June 16 After a week of madness in the Caterham Seven, it’s something of a relief to be able to step into a car without the need for ear-plugs or having to perform a double-jointed manoeuvre to squeeze aboard. Working windscreen wipers are a bonus too.
There’s also an element of cool about this particular Golf. Based on the world’s benchmark hatchback, here’s a car that gives you instant eco credibility in a brilliant all round package.
Unfortunately, what’s hard to ignore is the price. I’d be fascinated to know what kind of person will pay £33k for a hybrid Golf. If they want economy, a TDI version will more than equal it. If they want speed, the R is a class leader.
I’m just not sure the GTE offers enough to warrant that price tag. Slice off £8k and I’d be first in the queue…
June 14 I used to have a Caterham savings account when I was younger – that’s how determined I was to own one. Then life got in the way and I bought a BMW estate.
I mention that because I love the little car but I’m not sure the 620S really has any place on British roads now. I drive a lot of high performance vehicles but this particular Caterham is too extreme, too powerful and too unforgiving for our congested highways.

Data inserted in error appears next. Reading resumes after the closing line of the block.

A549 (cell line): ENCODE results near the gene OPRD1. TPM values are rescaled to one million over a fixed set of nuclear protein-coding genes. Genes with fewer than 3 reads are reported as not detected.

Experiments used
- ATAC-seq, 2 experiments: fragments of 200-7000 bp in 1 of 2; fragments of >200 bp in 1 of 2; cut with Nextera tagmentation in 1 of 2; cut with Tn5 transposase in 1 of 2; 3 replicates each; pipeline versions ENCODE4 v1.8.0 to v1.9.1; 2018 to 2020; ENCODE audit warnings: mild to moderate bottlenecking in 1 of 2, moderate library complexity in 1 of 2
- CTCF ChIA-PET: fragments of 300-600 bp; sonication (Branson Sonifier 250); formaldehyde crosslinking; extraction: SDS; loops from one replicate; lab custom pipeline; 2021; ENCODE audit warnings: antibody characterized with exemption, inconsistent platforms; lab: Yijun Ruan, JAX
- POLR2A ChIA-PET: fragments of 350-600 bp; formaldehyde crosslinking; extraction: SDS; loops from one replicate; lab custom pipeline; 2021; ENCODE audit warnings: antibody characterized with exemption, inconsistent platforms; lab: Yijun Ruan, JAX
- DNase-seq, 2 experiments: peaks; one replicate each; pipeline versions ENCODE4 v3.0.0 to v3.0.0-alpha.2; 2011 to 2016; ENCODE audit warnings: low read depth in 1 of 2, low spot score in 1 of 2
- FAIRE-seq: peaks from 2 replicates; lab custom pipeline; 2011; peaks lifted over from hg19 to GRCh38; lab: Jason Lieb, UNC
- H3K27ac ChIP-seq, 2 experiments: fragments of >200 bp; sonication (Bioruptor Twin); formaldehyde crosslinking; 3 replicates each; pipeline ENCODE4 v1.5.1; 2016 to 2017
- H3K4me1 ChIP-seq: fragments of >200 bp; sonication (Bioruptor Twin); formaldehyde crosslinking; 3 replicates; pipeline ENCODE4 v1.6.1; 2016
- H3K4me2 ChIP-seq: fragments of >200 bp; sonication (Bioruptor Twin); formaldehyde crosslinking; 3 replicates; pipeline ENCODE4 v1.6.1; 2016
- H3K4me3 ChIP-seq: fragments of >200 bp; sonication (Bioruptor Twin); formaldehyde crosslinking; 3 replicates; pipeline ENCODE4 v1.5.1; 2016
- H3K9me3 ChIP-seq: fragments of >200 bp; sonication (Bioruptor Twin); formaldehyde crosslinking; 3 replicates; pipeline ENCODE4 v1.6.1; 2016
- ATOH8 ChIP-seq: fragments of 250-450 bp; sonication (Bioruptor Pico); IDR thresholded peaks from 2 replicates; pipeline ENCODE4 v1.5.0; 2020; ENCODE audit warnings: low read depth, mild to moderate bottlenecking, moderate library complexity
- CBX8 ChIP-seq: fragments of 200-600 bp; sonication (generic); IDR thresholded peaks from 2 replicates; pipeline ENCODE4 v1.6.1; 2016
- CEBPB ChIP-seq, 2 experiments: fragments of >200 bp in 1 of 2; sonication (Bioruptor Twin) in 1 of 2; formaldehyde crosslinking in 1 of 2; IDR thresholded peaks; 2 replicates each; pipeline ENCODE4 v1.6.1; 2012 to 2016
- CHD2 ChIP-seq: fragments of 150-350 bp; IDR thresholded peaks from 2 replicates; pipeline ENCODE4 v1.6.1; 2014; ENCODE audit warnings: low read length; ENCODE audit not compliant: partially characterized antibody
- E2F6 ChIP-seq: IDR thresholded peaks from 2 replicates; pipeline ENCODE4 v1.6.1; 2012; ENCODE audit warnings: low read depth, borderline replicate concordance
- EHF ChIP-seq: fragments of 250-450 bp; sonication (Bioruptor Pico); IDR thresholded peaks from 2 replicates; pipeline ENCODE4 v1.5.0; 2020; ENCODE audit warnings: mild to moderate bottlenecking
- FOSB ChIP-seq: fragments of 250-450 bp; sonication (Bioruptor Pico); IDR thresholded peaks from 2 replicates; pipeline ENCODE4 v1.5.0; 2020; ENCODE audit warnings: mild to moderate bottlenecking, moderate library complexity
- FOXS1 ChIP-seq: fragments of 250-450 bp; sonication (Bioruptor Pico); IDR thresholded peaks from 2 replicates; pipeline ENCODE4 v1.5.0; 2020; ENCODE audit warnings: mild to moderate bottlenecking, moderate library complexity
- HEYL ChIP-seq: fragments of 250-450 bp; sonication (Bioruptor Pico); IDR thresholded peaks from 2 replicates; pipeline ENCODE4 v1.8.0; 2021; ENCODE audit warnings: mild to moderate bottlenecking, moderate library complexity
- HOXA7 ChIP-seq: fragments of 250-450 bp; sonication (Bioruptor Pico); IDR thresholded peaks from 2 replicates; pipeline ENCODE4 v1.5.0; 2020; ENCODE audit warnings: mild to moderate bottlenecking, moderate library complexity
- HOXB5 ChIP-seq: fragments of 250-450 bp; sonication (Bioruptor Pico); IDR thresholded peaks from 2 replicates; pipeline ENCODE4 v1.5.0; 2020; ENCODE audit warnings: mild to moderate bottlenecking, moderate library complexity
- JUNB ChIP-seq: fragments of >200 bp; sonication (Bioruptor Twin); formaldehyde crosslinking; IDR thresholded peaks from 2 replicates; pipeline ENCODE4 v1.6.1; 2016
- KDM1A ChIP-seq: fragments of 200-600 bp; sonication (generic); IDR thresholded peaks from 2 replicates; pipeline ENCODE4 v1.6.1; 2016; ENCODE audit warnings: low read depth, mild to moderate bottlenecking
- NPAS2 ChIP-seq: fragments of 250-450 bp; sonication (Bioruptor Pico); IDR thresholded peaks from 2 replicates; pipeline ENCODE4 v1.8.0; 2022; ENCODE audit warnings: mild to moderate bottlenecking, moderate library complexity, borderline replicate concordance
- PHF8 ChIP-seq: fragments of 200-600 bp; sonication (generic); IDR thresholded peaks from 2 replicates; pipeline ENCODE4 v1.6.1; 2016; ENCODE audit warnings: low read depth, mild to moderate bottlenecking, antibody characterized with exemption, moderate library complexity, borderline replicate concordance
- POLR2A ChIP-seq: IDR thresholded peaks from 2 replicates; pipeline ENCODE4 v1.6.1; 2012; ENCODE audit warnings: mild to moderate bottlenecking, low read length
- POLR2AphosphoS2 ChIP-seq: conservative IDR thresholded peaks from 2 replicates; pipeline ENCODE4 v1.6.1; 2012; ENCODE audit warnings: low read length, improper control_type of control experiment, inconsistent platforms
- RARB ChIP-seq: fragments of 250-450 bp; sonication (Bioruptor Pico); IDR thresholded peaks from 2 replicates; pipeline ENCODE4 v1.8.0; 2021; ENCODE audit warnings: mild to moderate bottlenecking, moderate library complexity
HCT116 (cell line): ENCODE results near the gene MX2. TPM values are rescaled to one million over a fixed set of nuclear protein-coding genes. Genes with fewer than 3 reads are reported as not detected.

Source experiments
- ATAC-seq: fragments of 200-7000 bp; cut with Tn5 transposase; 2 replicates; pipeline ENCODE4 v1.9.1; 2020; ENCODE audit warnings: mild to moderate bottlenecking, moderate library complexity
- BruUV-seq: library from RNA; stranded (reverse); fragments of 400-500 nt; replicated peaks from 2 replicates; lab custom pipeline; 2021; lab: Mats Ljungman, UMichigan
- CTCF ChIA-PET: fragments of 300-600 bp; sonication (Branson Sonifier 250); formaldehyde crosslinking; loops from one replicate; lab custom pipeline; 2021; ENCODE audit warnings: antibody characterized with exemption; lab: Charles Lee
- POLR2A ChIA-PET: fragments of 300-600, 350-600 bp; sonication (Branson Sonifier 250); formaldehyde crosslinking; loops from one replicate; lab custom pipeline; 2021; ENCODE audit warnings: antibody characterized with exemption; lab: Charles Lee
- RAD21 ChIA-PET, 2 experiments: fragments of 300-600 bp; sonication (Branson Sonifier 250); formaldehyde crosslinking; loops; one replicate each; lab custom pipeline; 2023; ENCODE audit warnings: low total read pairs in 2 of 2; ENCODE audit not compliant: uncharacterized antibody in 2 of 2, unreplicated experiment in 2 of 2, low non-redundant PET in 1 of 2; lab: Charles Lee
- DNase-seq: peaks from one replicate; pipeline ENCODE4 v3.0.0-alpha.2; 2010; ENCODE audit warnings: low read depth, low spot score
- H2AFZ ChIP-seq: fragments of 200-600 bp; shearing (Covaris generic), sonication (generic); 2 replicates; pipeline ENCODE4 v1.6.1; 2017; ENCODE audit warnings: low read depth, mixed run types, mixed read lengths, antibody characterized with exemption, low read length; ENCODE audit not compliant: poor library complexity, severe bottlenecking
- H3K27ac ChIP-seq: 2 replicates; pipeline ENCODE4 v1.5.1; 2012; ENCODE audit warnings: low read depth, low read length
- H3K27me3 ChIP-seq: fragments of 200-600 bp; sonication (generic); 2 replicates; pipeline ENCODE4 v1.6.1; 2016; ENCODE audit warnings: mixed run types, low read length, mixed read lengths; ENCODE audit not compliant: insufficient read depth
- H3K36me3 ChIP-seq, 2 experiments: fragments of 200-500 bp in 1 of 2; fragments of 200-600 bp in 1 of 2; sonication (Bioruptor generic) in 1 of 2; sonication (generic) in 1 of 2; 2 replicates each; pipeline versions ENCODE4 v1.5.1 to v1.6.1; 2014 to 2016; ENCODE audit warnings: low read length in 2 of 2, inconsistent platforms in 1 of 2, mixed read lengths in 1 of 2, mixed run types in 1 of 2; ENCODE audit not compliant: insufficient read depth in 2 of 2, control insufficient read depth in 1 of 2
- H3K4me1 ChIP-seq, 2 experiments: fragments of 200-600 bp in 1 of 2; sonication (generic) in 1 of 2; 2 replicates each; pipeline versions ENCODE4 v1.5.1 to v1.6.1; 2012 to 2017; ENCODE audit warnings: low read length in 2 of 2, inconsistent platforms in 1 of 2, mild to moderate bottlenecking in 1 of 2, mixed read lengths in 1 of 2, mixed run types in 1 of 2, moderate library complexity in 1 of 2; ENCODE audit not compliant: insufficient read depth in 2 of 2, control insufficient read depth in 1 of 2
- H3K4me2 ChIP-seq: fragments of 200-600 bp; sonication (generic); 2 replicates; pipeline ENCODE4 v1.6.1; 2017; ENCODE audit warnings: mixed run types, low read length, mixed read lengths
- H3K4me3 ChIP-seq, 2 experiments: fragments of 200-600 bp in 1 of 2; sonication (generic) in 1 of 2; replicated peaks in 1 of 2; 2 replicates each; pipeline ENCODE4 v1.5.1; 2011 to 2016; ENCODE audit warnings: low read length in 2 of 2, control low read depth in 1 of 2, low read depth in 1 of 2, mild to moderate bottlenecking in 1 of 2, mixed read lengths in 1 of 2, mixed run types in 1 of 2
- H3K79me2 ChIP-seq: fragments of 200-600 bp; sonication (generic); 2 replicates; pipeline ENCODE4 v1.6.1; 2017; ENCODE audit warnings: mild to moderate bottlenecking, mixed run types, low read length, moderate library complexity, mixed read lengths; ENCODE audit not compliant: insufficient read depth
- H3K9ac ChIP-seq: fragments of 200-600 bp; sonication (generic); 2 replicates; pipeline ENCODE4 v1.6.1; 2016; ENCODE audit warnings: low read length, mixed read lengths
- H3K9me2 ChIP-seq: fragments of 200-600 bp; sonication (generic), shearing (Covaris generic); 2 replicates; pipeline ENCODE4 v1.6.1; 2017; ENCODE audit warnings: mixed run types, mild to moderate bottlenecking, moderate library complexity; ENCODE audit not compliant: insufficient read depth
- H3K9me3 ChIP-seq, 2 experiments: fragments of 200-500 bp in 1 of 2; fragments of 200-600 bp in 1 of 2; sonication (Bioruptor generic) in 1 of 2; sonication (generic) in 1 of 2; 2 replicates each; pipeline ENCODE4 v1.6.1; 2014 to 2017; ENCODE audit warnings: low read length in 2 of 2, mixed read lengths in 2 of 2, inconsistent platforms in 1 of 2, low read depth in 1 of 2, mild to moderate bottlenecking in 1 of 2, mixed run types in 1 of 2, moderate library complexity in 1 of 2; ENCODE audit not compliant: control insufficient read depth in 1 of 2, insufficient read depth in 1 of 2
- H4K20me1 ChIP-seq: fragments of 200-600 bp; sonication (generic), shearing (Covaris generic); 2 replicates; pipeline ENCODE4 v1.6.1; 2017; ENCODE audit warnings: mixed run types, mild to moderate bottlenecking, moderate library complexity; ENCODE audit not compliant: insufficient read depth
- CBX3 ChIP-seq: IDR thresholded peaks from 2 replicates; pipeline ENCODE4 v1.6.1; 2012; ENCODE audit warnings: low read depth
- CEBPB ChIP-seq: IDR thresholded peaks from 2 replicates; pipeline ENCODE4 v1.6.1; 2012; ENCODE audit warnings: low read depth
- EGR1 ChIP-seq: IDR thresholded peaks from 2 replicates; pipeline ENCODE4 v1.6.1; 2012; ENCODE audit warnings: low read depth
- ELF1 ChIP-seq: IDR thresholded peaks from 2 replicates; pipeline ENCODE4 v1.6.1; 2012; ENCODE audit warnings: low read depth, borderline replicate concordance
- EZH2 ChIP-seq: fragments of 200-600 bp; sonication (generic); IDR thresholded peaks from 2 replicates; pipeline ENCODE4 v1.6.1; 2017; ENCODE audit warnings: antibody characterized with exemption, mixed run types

On a track it’s a different story. The Seven brings supercar thrills to the masses at fraction of the cost. There’s nothing else for this sort of money that will excite so much.
But crawling through traffic, trying to keep within speed limits and not piling off through a hedge in the wet are not strong points of the Caterham 620S.
For once, I’d say buy one of the many less powerful models. I guarantee you will have just as much fun and life to drive anther day…
June 13 I once won a set of tyres driving a Caterham Seven on a handling course. Based on the original Lotus Seven, the Caterham version has changed little since the original Colin Chapman design of 1957. It’s a brilliant handling car but bonkers to the core.
This 620S model is the maddest of them all. And I mean mad. Kicking out 310bhp at 7,350 revs, you need all your wits about you to enjoy a motor that will go sideways at the slightest opportunity.
My spell with the Seven started at Heathrow airport. The car was delivered with the roof down (mostly because it’s painfully hot inside with the canvass in place) and by the time I reached the M4 it was lashing with rain.
Stuck in traffic, I put an umbrella up. Then I made it to a filling station canopy and fought for 20 minutes popping the roof in place.
It still leaked of course but at least I wasn’t sitting in a puddle. Then the windscreen wipers stopped working. I became a Chinese acrobat trying to find the right fuse but discovered something else had broken instead.